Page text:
10 Of The Most Common Phobias, Explained

by | Apr 10, 2023 | Mental Health

By Nikolina Ilic

Did you know there are more than 500 recognised phobias? Ranging from super common to incredibly rare, and from NBD to deadly serious, they’re more common than we think: according to Australasian Psychology Services, specific phobias are thought to affect around 11 per cent of the Aussie population. In South Africa, the biggest animal phobia is arachnophobia or the fear of spiders.

“Approximately one-quarter of the population have one or more phobias, with the number one fear being glossophobia: fear of public speaking, which affects up to 75% of the population,” explains Mark Stephens, lifestyle hypnotherapist and phobia specialist. “Phobias can develop at any time of your life, but will often start when you’re a child and can be triggered by a single traumatic event or a series of events that induce fear.”

The most common phobias:

  1. Trypanophobia: Fear of needles
  2. Mysophobia: Fear of germs
  3. Coulrophobia: fear of clowns
  4. Catoptrophobia: Fear of mirrors
  5. Glossophobia: Fear of public speaking
  6. Leptophobia: Fear of losing weight/ being skinny
  7. Hadephobia: Fear of going to hell
  8. Decidophobia: Fear of making decisions
  9. Pteronophobia: Fear of being tickled by feathers
  10. Hippopotomonstrosesquipedaliophobia: a fear of long words

Phobias: Everything you need to know

What is a phobia?

A phobia is a concern or fear about certain situations or activities, like animals and objects. Fear is a rational response in certain situations, however, some people react to objects, activities or situations (the phobic stimulus) by imagining or irrationally exaggerating the danger, resulting in panic, fear or terror that is out of proportion to the actual threat. Sometimes, even the thought of, or simply seeing the phobic stimulus on television, is enough to cause a reaction. These types of excessive reactions may be indicative of a Specific Phobia.

What happens when I have a phobia?

People with phobias are often well aware that their fears are exaggerated or irrational, but feel that their anxious reaction is automatic or they are not able to control it. When exposed to the phobic stimulus, anxiety can reach excessive levels. Specific Phobias are often associated with panic attacks, during which the person experiences and is overwhelmed by physical sensations that may include a pounding heart, choking, nausea, faintness, dizziness, chest pain, hot or cold flushes and perspiration.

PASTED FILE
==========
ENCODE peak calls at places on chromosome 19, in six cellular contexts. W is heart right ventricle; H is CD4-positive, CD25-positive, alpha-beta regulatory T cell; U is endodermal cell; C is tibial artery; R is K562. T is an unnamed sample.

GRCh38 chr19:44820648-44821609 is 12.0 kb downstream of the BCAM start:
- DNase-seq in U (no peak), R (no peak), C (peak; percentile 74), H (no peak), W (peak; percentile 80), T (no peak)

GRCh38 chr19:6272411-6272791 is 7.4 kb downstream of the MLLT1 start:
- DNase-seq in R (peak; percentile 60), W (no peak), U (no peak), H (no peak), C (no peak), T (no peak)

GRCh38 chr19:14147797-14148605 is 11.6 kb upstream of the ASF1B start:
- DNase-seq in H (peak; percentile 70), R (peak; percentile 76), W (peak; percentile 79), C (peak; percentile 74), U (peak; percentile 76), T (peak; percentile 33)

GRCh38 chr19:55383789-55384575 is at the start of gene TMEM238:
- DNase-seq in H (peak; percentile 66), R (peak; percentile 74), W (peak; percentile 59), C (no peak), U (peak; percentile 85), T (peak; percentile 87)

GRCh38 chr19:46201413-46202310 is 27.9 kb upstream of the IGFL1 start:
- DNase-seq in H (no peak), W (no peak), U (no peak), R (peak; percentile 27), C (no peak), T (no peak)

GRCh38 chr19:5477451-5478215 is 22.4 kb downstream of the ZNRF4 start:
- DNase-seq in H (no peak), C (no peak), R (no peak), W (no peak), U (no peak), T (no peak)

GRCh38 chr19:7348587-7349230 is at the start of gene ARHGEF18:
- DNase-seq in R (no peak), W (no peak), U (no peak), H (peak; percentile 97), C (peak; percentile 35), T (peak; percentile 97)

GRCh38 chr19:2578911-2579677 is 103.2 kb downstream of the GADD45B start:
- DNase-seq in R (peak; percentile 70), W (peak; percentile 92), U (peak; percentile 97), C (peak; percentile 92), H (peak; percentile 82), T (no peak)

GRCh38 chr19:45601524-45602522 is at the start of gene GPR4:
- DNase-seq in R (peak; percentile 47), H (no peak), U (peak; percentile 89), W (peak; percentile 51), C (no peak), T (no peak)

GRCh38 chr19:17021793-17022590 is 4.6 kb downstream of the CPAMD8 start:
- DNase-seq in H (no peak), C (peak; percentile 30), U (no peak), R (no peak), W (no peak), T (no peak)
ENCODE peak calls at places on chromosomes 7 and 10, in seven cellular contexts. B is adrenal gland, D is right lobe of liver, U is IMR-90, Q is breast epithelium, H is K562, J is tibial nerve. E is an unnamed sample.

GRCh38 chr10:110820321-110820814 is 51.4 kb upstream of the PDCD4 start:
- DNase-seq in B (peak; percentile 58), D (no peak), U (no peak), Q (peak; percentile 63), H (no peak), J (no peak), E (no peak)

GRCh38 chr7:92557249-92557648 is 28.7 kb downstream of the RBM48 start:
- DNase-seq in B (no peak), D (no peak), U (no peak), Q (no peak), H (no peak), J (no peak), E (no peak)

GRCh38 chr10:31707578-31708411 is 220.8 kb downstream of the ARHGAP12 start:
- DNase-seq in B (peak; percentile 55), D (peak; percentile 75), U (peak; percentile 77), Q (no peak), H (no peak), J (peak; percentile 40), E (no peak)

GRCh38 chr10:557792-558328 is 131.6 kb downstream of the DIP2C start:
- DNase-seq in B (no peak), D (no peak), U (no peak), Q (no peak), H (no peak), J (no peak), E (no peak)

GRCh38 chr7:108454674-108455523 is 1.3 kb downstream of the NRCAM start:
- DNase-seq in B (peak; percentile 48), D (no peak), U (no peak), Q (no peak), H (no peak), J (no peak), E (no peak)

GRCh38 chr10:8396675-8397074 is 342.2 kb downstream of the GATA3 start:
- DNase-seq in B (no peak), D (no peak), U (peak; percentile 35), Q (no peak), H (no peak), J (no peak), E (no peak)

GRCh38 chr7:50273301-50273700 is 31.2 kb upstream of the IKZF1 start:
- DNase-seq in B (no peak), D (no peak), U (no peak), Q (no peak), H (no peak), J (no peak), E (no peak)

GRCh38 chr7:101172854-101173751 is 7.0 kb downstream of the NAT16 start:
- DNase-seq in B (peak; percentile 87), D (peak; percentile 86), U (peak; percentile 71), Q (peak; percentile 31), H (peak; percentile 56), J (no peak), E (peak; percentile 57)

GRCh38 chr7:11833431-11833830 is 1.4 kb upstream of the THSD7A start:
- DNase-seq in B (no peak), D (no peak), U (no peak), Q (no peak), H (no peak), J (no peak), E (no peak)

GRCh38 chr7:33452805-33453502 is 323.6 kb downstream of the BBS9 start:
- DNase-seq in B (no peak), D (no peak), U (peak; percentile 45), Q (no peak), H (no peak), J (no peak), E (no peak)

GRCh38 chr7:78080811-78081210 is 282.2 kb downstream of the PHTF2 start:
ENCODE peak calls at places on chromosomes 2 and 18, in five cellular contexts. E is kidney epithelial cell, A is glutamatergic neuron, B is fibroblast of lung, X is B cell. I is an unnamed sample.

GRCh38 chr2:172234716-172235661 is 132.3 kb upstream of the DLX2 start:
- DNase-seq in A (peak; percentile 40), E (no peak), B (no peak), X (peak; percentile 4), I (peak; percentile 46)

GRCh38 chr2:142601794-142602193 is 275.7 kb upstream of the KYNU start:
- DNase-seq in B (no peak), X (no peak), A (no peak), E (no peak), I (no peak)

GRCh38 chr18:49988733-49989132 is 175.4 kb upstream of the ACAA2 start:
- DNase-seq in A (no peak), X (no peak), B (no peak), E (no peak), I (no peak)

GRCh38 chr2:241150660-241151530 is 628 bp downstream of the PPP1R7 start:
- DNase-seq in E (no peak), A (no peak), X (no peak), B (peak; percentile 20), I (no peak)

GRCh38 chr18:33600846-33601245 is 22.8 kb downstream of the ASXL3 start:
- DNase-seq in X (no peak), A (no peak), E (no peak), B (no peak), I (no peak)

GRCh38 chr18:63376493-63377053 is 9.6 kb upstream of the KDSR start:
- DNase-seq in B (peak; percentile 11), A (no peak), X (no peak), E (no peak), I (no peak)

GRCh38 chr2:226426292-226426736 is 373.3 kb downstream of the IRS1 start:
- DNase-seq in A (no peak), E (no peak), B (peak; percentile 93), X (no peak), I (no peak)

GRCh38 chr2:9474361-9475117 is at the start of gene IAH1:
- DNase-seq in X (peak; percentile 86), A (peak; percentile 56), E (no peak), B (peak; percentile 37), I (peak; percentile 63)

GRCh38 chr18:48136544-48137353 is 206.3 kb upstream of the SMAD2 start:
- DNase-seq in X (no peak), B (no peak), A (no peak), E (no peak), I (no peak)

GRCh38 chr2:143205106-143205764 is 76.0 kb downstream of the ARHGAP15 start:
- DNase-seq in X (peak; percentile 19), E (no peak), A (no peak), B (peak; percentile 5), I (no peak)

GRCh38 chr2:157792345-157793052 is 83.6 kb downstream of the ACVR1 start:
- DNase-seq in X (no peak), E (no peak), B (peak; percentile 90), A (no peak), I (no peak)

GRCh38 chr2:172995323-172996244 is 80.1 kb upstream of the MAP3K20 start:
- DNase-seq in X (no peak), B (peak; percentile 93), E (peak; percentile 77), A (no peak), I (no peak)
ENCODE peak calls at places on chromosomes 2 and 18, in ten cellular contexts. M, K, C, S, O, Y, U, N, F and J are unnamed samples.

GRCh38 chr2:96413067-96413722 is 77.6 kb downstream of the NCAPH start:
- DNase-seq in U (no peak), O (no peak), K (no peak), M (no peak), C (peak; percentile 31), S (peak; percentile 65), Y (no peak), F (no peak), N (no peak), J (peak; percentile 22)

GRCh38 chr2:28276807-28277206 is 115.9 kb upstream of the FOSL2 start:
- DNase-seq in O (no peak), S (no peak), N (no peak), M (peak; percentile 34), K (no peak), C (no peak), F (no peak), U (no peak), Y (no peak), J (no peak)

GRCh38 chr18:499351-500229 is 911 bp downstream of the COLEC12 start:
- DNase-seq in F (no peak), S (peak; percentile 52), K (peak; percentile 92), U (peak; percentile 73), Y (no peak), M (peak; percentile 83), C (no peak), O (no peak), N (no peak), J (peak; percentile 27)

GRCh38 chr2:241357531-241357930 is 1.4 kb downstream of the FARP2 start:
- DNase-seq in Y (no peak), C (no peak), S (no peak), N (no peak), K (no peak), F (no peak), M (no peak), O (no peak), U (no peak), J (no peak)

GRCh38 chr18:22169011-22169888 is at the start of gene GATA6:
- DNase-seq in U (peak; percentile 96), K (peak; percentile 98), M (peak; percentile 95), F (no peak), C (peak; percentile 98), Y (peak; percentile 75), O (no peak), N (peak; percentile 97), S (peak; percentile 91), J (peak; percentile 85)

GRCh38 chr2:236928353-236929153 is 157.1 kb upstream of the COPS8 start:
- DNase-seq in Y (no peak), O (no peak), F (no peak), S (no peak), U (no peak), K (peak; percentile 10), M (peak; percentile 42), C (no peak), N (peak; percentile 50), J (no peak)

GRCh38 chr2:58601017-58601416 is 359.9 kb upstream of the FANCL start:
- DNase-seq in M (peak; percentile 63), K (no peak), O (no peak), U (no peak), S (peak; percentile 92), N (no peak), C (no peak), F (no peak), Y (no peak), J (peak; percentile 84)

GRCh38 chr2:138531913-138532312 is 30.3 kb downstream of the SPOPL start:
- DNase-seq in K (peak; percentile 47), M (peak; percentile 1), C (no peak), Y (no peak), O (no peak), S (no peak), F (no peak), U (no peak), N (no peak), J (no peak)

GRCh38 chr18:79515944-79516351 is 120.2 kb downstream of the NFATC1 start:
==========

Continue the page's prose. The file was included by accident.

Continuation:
How do I know if I have one?

A person may have a phobia if they:

  • Have a persistent fear that is excessive and unreasonable in relation to a specific object, activity or situation, such as heights, seeing blood or encountering a dog. Adults will be able to recognise that the fear is excessive; children with Specific Phobias may not be able to.
  • Avoids situations in which they may have to face the phobic stimulus, for example not walking down a street where there may be a dog or refusing to go further than the ground floor of a building. If the situation is unavoidable, it is endured with distress.
  • Finds that the anxiety or avoidance associated with such situations makes it difficult to go about daily life (for example, working, studying or seeing friends and family).

What are the main categories?

  • Specific Phobias are generally divided into the following categories:
  • Animal type: fear that relates to animal or insects (e.g. fear of dogs or spiders).
  • Natural-Environment type: a fear associated with the natural environment (e.g. fear of thunder or heights).
  • Blood-Injection-Injury type: A fear associated with invasive medical procedures (e.g. injections), or by seeing blood or injury.
  • Situational Type: a fear of specific situations (e.g. elevators, bridges or driving).
  • Other: Any other Specific Phobias (e.g. fear of choking or fear of vomiting).

What causes phobias?

Several factors are likely to increase a person’s risk of developing a Specific Phobia. These include:

A family history of mental health problems:

  • A predisposition to anxiety may be passed down from a parent with a mental illness. Research has shown that children of moderately to severely depressed parents are up to three times more likely to have an anxiety disorder, and specifically a phobia, than children of non-depressed parents.
  • Traumatic experiences: someone who has, for example, witnessed or experienced a traumatic event (e.g. being bitten by an animal or trapped somewhere like a cupboard) may feel extremely fearful of situations or objects associated with the event afterwards. By avoiding these, even when they are in a non-threatening situation, they may develop a phobia.

What treatments are available?

Phobias are treatable and seeking professional help is the first step towards recovery. Cognitive Behaviour Therapy (CBT) is the most commonly- used therapy for people with Specific Phobias and can be conducted either in group sessions or individually. Cognitive behaviour therapists work closely with people to develop a shared understanding of their thinking and behavioural difficulties. Therapists will help people to uncover unhelpful and unrealistic ways of thinking (e.g. “I will be trapped. Medication is also available, like antidepressants, however, there has been no clear indications of efficacy in using medication have been found in treating phobias.

This article was first published in womenshealthmag.com.au

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